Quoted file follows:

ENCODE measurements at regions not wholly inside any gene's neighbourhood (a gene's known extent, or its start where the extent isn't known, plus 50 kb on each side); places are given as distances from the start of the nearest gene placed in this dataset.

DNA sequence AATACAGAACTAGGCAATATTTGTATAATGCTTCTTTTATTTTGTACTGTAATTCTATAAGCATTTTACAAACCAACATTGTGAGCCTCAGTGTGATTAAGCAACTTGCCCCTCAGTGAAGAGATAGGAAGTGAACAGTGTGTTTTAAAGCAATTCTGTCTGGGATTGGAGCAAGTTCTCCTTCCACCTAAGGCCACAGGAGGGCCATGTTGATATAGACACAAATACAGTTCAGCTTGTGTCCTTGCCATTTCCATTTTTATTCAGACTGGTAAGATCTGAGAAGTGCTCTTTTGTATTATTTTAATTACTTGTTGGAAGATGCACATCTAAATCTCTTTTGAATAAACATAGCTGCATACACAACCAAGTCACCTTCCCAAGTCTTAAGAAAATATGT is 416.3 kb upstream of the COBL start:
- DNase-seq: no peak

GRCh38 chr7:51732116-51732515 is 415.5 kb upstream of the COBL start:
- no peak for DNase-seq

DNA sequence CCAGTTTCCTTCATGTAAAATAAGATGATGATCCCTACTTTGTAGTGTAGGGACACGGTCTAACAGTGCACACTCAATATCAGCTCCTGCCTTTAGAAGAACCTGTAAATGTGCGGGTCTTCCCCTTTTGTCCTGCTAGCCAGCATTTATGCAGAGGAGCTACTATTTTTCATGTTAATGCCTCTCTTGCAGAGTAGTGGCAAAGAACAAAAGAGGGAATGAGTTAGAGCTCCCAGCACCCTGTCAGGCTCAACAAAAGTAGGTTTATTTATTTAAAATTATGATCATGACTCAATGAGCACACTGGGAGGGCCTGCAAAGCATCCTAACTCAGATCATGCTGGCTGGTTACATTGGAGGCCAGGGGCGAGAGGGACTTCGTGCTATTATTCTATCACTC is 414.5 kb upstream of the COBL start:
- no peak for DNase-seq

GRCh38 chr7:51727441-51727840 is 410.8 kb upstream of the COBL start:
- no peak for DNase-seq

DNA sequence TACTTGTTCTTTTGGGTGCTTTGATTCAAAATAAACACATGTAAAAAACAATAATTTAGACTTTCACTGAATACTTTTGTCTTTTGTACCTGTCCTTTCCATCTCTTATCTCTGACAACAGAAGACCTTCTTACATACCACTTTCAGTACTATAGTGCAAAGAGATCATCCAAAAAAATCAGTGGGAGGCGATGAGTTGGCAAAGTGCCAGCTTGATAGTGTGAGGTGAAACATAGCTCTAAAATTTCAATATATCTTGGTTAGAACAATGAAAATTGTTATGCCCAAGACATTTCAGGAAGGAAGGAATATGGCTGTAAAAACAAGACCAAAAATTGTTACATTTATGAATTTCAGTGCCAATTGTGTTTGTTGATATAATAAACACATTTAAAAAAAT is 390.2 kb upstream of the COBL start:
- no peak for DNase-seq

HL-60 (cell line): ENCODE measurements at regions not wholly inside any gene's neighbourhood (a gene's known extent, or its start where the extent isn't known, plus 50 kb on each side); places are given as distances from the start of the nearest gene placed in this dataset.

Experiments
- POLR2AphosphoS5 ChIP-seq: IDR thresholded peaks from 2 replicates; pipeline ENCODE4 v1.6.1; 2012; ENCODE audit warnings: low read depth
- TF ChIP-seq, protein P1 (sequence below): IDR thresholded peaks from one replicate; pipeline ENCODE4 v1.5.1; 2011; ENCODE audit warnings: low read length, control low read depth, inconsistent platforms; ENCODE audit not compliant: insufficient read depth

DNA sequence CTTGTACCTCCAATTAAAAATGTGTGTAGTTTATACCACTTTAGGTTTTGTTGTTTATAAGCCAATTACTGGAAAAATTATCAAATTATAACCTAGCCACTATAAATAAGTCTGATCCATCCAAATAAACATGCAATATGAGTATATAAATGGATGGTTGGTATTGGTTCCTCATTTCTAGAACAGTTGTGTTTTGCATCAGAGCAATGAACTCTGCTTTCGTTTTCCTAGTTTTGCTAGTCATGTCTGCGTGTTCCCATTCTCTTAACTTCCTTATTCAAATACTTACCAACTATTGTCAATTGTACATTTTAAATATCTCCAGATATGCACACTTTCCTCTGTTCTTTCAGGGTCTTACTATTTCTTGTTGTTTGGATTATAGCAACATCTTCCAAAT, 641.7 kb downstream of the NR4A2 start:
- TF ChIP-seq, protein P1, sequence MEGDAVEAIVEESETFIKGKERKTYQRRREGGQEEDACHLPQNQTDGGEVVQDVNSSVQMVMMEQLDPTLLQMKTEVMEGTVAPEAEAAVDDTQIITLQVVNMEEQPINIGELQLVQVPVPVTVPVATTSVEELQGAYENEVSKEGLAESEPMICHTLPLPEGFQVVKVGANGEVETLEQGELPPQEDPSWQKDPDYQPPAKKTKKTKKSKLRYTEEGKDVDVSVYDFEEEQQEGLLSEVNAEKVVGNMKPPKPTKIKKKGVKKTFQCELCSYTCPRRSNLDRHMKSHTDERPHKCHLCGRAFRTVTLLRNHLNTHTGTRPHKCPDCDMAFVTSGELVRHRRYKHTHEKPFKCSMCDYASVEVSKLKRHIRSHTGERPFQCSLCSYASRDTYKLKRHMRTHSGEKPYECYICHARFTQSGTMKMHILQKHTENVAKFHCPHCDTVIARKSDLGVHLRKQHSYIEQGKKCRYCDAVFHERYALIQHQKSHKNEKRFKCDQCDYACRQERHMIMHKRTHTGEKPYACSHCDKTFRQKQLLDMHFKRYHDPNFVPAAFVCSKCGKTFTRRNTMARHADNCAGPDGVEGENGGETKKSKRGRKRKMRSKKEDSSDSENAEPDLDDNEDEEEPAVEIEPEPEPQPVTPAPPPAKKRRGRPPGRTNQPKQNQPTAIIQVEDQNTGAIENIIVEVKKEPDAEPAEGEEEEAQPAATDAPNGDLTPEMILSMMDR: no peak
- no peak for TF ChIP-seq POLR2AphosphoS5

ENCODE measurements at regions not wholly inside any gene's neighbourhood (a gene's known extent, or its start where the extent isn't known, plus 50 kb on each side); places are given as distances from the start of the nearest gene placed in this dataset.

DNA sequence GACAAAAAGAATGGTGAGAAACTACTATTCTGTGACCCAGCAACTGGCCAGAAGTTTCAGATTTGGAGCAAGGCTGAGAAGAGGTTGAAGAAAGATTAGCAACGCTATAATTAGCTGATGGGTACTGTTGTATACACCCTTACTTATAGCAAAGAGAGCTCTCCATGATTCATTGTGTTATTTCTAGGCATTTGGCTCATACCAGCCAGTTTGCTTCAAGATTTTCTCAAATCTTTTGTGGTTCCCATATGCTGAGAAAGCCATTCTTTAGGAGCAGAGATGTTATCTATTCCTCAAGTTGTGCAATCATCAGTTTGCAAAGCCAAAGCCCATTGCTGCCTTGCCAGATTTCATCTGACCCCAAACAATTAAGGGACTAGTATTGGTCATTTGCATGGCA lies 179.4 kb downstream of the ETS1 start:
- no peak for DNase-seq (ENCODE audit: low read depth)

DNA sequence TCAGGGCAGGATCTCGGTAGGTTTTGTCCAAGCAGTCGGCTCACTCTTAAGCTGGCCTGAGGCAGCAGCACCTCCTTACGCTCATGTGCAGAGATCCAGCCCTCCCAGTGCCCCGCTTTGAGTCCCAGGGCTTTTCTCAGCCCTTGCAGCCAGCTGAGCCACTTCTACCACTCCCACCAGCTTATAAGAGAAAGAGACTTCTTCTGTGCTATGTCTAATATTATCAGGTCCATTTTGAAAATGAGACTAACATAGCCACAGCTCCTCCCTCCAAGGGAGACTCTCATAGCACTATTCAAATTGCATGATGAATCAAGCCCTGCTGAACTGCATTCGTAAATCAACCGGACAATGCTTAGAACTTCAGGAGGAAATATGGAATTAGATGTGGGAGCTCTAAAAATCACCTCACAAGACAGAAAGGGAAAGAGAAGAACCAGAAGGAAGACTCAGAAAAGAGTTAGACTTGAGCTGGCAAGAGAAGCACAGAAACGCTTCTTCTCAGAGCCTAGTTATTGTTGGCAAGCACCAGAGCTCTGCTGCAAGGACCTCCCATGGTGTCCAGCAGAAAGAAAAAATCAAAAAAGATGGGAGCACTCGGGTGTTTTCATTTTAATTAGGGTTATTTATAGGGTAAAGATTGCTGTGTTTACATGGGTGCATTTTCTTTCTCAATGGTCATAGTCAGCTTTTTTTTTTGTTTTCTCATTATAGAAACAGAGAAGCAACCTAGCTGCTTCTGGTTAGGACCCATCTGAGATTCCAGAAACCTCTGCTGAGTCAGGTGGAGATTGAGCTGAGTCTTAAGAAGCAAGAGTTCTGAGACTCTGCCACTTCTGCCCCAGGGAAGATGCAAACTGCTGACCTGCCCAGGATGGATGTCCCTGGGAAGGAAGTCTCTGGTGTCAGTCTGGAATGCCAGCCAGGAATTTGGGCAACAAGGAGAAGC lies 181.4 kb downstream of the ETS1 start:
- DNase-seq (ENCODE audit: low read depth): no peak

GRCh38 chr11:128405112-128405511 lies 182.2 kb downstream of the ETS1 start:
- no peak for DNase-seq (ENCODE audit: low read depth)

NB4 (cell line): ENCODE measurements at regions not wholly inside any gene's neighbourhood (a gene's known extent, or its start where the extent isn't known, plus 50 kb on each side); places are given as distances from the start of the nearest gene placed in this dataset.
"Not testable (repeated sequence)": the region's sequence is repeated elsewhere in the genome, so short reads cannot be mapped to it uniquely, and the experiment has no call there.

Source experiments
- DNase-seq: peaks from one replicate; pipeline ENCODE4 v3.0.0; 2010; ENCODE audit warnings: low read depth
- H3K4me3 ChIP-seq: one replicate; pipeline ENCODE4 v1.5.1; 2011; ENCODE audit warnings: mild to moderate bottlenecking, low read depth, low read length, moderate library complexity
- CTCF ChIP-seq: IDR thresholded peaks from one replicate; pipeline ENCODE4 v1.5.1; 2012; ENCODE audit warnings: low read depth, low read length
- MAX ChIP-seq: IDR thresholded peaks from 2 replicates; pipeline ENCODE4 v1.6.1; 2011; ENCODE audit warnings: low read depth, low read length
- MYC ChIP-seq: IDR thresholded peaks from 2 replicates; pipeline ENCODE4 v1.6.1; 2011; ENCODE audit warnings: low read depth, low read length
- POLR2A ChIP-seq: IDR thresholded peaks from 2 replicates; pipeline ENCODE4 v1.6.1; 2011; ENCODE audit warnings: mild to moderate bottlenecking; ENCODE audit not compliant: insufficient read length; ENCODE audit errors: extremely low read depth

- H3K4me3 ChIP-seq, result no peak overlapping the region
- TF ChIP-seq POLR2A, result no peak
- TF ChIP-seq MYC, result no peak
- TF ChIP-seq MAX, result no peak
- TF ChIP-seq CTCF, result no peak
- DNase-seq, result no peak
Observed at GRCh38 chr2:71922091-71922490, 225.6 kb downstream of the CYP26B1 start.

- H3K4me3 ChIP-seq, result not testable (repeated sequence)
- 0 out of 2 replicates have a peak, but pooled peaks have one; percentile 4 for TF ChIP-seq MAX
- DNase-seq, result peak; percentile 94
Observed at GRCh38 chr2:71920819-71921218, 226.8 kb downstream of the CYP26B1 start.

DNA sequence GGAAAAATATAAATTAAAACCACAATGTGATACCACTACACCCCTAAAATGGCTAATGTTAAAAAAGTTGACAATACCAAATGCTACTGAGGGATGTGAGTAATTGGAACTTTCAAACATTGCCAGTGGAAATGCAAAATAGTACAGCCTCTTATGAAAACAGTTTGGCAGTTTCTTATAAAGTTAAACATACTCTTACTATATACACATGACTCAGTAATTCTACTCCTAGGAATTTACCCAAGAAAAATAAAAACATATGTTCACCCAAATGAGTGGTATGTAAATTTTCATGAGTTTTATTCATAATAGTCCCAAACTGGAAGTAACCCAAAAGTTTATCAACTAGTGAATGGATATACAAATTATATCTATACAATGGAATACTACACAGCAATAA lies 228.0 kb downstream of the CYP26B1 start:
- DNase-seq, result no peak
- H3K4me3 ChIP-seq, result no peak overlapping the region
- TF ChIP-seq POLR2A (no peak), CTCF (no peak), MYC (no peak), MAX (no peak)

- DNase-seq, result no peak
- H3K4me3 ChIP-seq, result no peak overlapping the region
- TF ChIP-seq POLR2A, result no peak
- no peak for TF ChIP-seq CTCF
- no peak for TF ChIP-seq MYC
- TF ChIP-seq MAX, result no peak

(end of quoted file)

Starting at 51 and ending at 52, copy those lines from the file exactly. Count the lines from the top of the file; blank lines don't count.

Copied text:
- H3K4me3 ChIP-seq, result no peak overlapping the region
- TF ChIP-seq POLR2A, result no peak